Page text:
1961 is a special year.
Not only is it a rare strobogrammatic number (the next will be 6009) but it is also the birth year of the twin brothers Nigel & Klive Humberstone.
For their new studio album, In The Nursery have taken inspiration from the historic, literary and personal events of 1961.
“1961 is a spectacularly articulate album that never ceases to reveal new layers, new corners, new depths.”
Christopher Nosnibor – Aural Aggravation.
“Right from the opening bars of first track “Until Before After”, it’s strikingly clear that you’re listening to something quite special…………..This album is a master-craft of controlled musicianship and restrained emotion; something only experience can convey.”
Artist: In The Nursery
Label: ITN Corporation
Catalogue number: corp035
Release date: 03.11.17
Special Edition CD and Digipak available now from the ITN Shop
- Until Before After
The resilience of memory.
This track musically depicts the construction of the Berlin Wall begins, restricting movement between East Berlin and West Berlin and forming a clear boundary between West Germany and East Germany, Western Europe and Eastern Europe. Torschlusspanik is a combination of three German words – literally translating to “gate-shut-panic”.
Is built around the binaural and electromagnetic recordings of a 1961 Ford Consul. When idling, the engine resonates at the frequency 65 Hz – the note of C.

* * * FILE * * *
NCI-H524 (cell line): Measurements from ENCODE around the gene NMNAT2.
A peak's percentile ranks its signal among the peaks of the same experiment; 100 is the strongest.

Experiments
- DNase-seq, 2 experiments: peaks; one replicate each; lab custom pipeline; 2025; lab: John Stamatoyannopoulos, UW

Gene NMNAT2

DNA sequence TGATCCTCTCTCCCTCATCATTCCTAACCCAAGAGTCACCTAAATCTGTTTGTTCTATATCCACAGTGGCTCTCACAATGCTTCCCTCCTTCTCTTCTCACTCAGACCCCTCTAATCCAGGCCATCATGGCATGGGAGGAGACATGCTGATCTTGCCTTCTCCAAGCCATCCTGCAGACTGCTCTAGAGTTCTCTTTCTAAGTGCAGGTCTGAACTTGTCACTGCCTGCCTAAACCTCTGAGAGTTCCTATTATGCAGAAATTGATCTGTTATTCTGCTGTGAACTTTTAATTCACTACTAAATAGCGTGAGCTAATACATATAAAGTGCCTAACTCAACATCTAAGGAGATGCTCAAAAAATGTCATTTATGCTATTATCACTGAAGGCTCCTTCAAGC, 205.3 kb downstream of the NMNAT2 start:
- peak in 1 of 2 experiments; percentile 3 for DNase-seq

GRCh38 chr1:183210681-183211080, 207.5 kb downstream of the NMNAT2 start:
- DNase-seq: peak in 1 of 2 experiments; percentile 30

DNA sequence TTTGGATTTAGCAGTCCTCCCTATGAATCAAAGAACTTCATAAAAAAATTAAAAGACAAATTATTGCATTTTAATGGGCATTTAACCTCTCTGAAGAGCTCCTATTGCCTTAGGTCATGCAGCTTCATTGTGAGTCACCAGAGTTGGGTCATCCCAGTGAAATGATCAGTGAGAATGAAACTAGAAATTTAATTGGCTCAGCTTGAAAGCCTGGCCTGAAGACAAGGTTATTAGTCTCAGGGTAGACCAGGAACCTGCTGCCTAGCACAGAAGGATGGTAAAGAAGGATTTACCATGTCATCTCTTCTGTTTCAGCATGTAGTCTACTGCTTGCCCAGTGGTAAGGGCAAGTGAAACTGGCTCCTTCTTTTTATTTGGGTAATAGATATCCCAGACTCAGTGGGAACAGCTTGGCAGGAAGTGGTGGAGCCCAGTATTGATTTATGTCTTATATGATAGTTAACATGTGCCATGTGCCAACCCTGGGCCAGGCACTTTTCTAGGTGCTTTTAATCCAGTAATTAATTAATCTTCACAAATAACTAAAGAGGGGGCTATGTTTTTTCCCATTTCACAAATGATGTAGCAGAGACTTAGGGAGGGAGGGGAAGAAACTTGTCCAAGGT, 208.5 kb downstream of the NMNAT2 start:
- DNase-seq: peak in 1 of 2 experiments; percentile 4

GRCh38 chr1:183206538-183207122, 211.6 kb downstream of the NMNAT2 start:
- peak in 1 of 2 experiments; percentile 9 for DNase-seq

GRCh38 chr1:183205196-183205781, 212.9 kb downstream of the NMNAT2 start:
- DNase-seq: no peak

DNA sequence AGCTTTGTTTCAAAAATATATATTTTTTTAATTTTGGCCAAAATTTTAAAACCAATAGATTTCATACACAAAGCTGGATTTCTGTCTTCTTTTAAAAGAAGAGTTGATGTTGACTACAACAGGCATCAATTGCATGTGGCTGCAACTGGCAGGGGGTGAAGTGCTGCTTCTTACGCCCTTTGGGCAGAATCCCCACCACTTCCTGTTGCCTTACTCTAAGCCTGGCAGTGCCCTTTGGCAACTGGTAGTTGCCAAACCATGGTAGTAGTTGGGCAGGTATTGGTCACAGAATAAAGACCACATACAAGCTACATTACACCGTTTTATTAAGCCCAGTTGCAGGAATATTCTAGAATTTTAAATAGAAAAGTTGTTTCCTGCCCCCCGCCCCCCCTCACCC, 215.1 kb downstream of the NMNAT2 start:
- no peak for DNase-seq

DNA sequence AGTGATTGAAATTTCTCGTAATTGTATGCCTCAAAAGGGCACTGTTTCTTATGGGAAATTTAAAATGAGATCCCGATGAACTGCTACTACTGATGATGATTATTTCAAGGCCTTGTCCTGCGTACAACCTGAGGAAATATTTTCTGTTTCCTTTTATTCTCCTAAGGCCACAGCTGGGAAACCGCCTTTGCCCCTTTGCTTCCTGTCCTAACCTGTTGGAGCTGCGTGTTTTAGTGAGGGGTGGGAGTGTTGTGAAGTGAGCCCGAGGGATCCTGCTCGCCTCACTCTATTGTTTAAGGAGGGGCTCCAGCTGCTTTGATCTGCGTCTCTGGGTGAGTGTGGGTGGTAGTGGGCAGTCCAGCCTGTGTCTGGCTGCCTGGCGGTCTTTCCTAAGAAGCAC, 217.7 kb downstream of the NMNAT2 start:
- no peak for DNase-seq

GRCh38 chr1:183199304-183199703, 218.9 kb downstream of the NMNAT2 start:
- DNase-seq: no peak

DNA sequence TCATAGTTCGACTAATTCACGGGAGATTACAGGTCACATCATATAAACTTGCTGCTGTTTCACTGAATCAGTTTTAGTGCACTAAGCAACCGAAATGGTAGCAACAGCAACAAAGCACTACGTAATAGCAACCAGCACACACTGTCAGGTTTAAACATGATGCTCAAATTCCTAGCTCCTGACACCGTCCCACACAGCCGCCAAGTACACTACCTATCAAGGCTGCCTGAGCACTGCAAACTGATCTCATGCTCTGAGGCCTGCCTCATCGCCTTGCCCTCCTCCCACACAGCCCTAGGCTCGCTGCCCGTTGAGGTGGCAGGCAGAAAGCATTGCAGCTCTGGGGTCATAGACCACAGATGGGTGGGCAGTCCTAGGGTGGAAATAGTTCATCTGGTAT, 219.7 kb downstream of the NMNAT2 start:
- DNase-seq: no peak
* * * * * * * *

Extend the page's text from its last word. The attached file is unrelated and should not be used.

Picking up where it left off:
- Grand Corridor
The Canadian Red Cross Memorial Hospital in the grounds of Cliveden, Taplow, Buckinghamshire is where the twins were born in 1961.
Originally built in 1914 as a military hospital the facility became a civilian hospital and a centre for research into rheumatism in children. The hospital was closed in 1985 and lay derelict for more than two decades, becoming notorious, along with the 1/4 mile long Grand Corridor, as one of Britain’s most haunted hospitals.
Celebrates the Soviet cosmonaut Yuri Gagarin becoming the first human in space, orbiting the Earth once in Vostok 1.
Gagarin described hearing a whistle and an ever-growing din as the rocket trembled all over, and tore itself off the launchpad.
“The noise was no louder than one would expect to hear in a jet plane, but it had a great range of musical tones and timbres that no composer could hope to score, and no musical instrument or human voice could ever reproduce.” Yuri Gagarin
Pacify take it’s anti-war sentiments and inspiration from the 1961 novel Catch-22, a powerful satire of military bureaucracy.
This tracks takes inspiration from Solaris, the 1961 philosophical science fiction novel by renowned Polish novelist Stanislaw Lem.
The combination of a sentient ocean and incarnate memories forces the quest to truly understand the universe without first understanding what lies within.
- Prisoner Of Conscience
Features a lament, written and performed in French by Dolores Marguerite C, that makes reference to Amnesty International which was founded in London in 1961, following the publication of the article “The Forgotten Prisoners” in The Observer by the lawyer Peter Benenson.
- The Earth Was Blue
1961 was a monumental year for pioneering space travel – this track takes the perspective of Yuri Gagarin and Alan Shepard, each looking down at the earth.